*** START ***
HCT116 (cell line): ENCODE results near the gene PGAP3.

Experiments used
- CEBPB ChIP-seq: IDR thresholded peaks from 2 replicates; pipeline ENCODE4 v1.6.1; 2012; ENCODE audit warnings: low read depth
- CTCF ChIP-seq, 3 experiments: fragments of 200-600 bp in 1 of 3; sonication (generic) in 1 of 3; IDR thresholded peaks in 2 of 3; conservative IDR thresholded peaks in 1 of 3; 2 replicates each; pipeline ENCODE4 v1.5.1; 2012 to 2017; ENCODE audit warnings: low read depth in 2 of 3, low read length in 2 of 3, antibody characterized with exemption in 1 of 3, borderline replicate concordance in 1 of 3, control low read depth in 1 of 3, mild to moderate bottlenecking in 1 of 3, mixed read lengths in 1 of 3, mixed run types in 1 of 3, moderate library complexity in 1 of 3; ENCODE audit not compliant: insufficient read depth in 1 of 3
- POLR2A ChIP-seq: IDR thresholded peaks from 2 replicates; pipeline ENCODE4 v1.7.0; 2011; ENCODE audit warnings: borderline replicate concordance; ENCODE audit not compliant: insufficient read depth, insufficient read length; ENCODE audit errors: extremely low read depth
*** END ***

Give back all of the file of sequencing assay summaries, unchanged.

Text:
HCT116 (cell line): ENCODE results near the gene PGAP3.

Experiments used
- CEBPB ChIP-seq: IDR thresholded peaks from 2 replicates; pipeline ENCODE4 v1.6.1; 2012; ENCODE audit warnings: low read depth
- CTCF ChIP-seq, 3 experiments: fragments of 200-600 bp in 1 of 3; sonication (generic) in 1 of 3; IDR thresholded peaks in 2 of 3; conservative IDR thresholded peaks in 1 of 3; 2 replicates each; pipeline ENCODE4 v1.5.1; 2012 to 2017; ENCODE audit warnings: low read depth in 2 of 3, low read length in 2 of 3, antibody characterized with exemption in 1 of 3, borderline replicate concordance in 1 of 3, control low read depth in 1 of 3, mild to moderate bottlenecking in 1 of 3, mixed read lengths in 1 of 3, mixed run types in 1 of 3, moderate library complexity in 1 of 3; ENCODE audit not compliant: insufficient read depth in 1 of 3
- POLR2A ChIP-seq: IDR thresholded peaks from 2 replicates; pipeline ENCODE4 v1.7.0; 2011; ENCODE audit warnings: borderline replicate concordance; ENCODE audit not compliant: insufficient read depth, insufficient read length; ENCODE audit errors: extremely low read depth